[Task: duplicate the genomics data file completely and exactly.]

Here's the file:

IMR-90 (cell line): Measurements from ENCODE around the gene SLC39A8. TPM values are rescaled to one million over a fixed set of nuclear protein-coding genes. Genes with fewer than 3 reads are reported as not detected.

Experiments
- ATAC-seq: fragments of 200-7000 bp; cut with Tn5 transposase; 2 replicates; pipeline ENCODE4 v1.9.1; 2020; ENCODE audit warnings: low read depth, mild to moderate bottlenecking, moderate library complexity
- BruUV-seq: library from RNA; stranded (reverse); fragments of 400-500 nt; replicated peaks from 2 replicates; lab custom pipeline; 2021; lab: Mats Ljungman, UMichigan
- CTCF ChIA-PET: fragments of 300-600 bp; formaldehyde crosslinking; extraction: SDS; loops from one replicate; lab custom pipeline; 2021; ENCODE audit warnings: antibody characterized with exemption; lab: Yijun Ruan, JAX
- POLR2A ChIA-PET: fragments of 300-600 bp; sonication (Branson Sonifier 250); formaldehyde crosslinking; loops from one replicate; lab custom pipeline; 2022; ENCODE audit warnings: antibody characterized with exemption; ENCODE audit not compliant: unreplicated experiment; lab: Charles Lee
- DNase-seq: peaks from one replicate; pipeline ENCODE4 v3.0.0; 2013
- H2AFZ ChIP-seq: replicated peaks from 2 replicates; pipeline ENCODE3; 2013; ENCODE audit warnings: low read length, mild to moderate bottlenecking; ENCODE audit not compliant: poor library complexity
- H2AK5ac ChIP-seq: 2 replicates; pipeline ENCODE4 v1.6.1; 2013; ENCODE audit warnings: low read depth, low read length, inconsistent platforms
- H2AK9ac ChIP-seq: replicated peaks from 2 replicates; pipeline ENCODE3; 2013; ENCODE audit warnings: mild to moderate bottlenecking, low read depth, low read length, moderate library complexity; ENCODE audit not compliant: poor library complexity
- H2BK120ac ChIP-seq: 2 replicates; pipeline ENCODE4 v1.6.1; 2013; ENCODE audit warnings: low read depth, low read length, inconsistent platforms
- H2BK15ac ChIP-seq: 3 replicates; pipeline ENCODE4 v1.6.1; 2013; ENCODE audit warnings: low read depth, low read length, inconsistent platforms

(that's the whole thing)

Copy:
IMR-90 (cell line): Measurements from ENCODE around the gene SLC39A8. TPM values are rescaled to one million over a fixed set of nuclear protein-coding genes. Genes with fewer than 3 reads are reported as not detected.

Experiments
- ATAC-seq: fragments of 200-7000 bp; cut with Tn5 transposase; 2 replicates; pipeline ENCODE4 v1.9.1; 2020; ENCODE audit warnings: low read depth, mild to moderate bottlenecking, moderate library complexity
- BruUV-seq: library from RNA; stranded (reverse); fragments of 400-500 nt; replicated peaks from 2 replicates; lab custom pipeline; 2021; lab: Mats Ljungman, UMichigan
- CTCF ChIA-PET: fragments of 300-600 bp; formaldehyde crosslinking; extraction: SDS; loops from one replicate; lab custom pipeline; 2021; ENCODE audit warnings: antibody characterized with exemption; lab: Yijun Ruan, JAX
- POLR2A ChIA-PET: fragments of 300-600 bp; sonication (Branson Sonifier 250); formaldehyde crosslinking; loops from one replicate; lab custom pipeline; 2022; ENCODE audit warnings: antibody characterized with exemption; ENCODE audit not compliant: unreplicated experiment; lab: Charles Lee
- DNase-seq: peaks from one replicate; pipeline ENCODE4 v3.0.0; 2013
- H2AFZ ChIP-seq: replicated peaks from 2 replicates; pipeline ENCODE3; 2013; ENCODE audit warnings: low read length, mild to moderate bottlenecking; ENCODE audit not compliant: poor library complexity
- H2AK5ac ChIP-seq: 2 replicates; pipeline ENCODE4 v1.6.1; 2013; ENCODE audit warnings: low read depth, low read length, inconsistent platforms
- H2AK9ac ChIP-seq: replicated peaks from 2 replicates; pipeline ENCODE3; 2013; ENCODE audit warnings: mild to moderate bottlenecking, low read depth, low read length, moderate library complexity; ENCODE audit not compliant: poor library complexity
- H2BK120ac ChIP-seq: 2 replicates; pipeline ENCODE4 v1.6.1; 2013; ENCODE audit warnings: low read depth, low read length, inconsistent platforms
- H2BK15ac ChIP-seq: 3 replicates; pipeline ENCODE4 v1.6.1; 2013; ENCODE audit warnings: low read depth, low read length, inconsistent platforms